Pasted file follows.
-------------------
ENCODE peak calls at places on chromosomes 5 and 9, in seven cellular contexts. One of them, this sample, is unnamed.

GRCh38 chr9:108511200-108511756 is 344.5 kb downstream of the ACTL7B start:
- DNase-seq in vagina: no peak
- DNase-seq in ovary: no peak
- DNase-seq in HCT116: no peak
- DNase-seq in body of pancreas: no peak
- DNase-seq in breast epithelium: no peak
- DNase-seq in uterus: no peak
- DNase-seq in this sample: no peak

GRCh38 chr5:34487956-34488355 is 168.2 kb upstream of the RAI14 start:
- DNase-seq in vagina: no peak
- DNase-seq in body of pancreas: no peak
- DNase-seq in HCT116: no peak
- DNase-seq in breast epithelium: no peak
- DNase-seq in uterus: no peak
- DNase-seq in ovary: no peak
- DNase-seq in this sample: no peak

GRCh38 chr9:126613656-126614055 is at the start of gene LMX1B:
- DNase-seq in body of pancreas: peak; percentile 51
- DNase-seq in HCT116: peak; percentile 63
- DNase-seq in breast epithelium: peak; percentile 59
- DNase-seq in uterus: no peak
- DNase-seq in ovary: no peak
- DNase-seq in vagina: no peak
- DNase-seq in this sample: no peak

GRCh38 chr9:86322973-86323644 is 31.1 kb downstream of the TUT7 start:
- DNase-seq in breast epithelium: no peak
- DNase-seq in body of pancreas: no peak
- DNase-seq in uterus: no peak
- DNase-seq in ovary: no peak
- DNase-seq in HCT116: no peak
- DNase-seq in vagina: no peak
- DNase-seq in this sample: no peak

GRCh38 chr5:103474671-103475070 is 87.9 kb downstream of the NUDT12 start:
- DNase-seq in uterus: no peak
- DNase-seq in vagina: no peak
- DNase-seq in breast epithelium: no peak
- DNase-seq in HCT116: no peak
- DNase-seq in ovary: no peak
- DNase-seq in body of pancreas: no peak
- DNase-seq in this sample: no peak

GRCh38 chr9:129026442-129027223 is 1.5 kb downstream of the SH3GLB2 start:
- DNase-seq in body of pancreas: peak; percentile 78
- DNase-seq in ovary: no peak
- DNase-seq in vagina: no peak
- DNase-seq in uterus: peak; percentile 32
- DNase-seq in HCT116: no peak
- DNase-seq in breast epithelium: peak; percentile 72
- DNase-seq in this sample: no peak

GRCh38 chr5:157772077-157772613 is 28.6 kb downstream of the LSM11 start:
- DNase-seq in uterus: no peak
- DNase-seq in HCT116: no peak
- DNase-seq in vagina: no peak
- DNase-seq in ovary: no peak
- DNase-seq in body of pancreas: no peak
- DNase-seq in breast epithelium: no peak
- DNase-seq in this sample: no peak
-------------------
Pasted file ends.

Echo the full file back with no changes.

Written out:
ENCODE peak calls at places on chromosomes 5 and 9, in seven cellular contexts. One of them, this sample, is unnamed.

GRCh38 chr9:108511200-108511756 is 344.5 kb downstream of the ACTL7B start:
- DNase-seq in vagina: no peak
- DNase-seq in ovary: no peak
- DNase-seq in HCT116: no peak
- DNase-seq in body of pancreas: no peak
- DNase-seq in breast epithelium: no peak
- DNase-seq in uterus: no peak
- DNase-seq in this sample: no peak

GRCh38 chr5:34487956-34488355 is 168.2 kb upstream of the RAI14 start:
- DNase-seq in vagina: no peak
- DNase-seq in body of pancreas: no peak
- DNase-seq in HCT116: no peak
- DNase-seq in breast epithelium: no peak
- DNase-seq in uterus: no peak
- DNase-seq in ovary: no peak
- DNase-seq in this sample: no peak

GRCh38 chr9:126613656-126614055 is at the start of gene LMX1B:
- DNase-seq in body of pancreas: peak; percentile 51
- DNase-seq in HCT116: peak; percentile 63
- DNase-seq in breast epithelium: peak; percentile 59
- DNase-seq in uterus: no peak
- DNase-seq in ovary: no peak
- DNase-seq in vagina: no peak
- DNase-seq in this sample: no peak

GRCh38 chr9:86322973-86323644 is 31.1 kb downstream of the TUT7 start:
- DNase-seq in breast epithelium: no peak
- DNase-seq in body of pancreas: no peak
- DNase-seq in uterus: no peak
- DNase-seq in ovary: no peak
- DNase-seq in HCT116: no peak
- DNase-seq in vagina: no peak
- DNase-seq in this sample: no peak

GRCh38 chr5:103474671-103475070 is 87.9 kb downstream of the NUDT12 start:
- DNase-seq in uterus: no peak
- DNase-seq in vagina: no peak
- DNase-seq in breast epithelium: no peak
- DNase-seq in HCT116: no peak
- DNase-seq in ovary: no peak
- DNase-seq in body of pancreas: no peak
- DNase-seq in this sample: no peak

GRCh38 chr9:129026442-129027223 is 1.5 kb downstream of the SH3GLB2 start:
- DNase-seq in body of pancreas: peak; percentile 78
- DNase-seq in ovary: no peak
- DNase-seq in vagina: no peak
- DNase-seq in uterus: peak; percentile 32
- DNase-seq in HCT116: no peak
- DNase-seq in breast epithelium: peak; percentile 72
- DNase-seq in this sample: no peak

GRCh38 chr5:157772077-157772613 is 28.6 kb downstream of the LSM11 start:
- DNase-seq in uterus: no peak
- DNase-seq in HCT116: no peak
- DNase-seq in vagina: no peak
- DNase-seq in ovary: no peak
- DNase-seq in body of pancreas: no peak
- DNase-seq in breast epithelium: no peak
- DNase-seq in this sample: no peak